Since these drugs are still relatively new, there are still a lot of unknowns regarding the long-term effects of using these drugs.
Some health risks of Ozempic and other weight loss drugs include:
- Acute kidney injury
- Biliary diseases
- Gallbladder inflammation and gallstones
- Hypoglycemia (low blood sugar)
- Liver or kidney failure
- Stomach paralysis (gastroparesis) and other stomach conditions
- Suicidal thoughts
- Thyroid cancer
- Vision loss or retinopathy
Since 2010, there have been over 265 accounts of suicidal thoughts or behavior from people taking these medicines reported to the FDA.
Another study published in October 2023 confirmed that people taking Ozempic and other drugs had elevated risks of stomach paralysis.
Recent reports from anesthesiologists have shown a concerning risk of patients on weight loss medications inhaling undigested food into their lungs when under anesthesia (aspiration).
Because the drugs slow the digestive process so much, food can remain in the stomach for days or weeks. As a result, anesthesiologists recommend patients stop using the drug weeks before scheduled surgeries. However, this may be even more dangerous for patients in need of emergency surgeries.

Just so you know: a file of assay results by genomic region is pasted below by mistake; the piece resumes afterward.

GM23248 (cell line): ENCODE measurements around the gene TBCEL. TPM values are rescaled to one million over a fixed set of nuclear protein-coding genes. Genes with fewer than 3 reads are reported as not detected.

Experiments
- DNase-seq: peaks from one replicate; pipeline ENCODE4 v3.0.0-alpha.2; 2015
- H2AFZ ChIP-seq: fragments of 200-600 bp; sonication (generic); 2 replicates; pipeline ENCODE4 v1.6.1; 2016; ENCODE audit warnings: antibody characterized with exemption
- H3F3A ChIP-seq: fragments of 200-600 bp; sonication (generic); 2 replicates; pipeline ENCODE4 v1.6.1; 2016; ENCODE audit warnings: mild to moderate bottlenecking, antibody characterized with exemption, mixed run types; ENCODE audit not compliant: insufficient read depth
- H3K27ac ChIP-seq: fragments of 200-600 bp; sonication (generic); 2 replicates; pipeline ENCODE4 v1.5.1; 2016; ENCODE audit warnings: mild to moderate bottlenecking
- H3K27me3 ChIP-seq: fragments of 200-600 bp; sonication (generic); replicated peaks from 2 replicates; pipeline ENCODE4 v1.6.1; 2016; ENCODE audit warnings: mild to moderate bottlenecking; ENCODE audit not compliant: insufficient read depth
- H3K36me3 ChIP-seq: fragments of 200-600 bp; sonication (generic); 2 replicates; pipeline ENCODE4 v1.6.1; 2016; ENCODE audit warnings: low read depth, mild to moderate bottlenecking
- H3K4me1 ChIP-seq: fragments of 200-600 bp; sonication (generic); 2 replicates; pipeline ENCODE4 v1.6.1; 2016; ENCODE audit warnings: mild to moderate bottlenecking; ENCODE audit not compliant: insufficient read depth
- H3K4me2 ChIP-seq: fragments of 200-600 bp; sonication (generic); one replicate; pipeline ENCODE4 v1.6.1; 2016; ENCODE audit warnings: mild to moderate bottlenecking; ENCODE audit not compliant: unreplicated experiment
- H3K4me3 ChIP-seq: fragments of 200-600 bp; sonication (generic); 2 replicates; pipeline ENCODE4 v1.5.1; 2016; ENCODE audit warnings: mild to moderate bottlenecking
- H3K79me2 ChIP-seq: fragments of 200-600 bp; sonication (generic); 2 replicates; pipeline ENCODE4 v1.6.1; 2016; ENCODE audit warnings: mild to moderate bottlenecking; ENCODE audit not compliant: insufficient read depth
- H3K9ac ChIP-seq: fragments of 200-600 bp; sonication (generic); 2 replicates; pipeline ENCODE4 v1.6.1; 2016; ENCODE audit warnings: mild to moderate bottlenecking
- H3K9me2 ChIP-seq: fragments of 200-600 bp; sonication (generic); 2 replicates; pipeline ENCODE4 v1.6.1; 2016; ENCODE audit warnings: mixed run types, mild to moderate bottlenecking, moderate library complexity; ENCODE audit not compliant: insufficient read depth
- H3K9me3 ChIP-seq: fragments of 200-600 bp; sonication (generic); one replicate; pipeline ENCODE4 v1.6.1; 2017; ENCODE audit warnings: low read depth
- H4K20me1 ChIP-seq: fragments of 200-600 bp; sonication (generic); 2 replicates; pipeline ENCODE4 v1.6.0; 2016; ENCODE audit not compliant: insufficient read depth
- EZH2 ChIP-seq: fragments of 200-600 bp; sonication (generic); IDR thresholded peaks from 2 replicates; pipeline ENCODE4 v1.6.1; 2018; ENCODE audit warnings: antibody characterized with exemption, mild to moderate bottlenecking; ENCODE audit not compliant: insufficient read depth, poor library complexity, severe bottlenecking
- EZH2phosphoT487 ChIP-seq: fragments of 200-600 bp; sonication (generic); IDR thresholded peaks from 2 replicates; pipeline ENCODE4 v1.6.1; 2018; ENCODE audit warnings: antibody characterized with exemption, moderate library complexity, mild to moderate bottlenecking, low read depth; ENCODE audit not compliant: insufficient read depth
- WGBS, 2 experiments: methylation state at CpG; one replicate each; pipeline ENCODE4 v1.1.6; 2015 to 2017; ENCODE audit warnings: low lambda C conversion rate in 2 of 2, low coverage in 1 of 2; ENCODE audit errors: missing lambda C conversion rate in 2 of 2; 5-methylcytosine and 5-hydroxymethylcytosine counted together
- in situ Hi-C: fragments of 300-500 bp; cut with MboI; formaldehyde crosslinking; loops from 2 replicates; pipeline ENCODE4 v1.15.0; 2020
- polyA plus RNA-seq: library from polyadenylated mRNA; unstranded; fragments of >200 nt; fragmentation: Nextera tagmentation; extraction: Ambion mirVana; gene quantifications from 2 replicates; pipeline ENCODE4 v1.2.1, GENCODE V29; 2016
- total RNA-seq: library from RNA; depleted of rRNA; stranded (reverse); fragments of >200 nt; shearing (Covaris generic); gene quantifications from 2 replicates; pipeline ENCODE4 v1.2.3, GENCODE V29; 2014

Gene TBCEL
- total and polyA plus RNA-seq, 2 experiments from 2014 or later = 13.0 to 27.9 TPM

One patient fasted for 18 hours before anesthesia but still vomited and inhaled food during surgery, which caused respiratory failure. He was intubated and had to receive treatment in the intensive care unit.
Have you experienced serious injuries after taking weight loss injections? Sokolove Law can help you get the help you need. Find out if you may be able to take action during a free case review now.
Ozempic Lawsuits Shed Light on Serious Side Effects
Since research linking these weight loss drugs to serious health issues was published in 2022, several lawsuits have been filed that claim drug manufacturers failed to warn users of serious potential side effects.
As more long-term effects of the drugs are discovered, lawsuits may continue to share the devastating stories of these drugs.
In August 2023, a Louisiana woman became the first to file a lawsuit for severe stomach paralysis she experienced while taking Ozempic and Mounjaro. She was first prescribed Ozempic in 2017 to treat her type 2 diabetes.
Unfortunately, the medication led to multiple emergency room visits and severe vomiting that caused her to lose some of her teeth.
Because so many weight loss drug prescriptions have been written this year alone, personal injury lawyers across the nation are preparing to possibly see thousands of weight loss drug lawsuits.
Get Legal Help After Experiencing Ozempic Health Risks
If you’ve used Ozempic or other weight loss injections and have experienced serious side effects, you don’t have to suffer alone. We can help you take legal action and pursue compensation for medical bills, pain and suffering, and more.
For over 40 years, Sokolove Law has stood up against large pharmaceutical and drug companies to hold them accountable for their harmful products.
Our lawyers have secured over $1.5 Billion for our clients affected by dangerous prescription drugs and medical devices.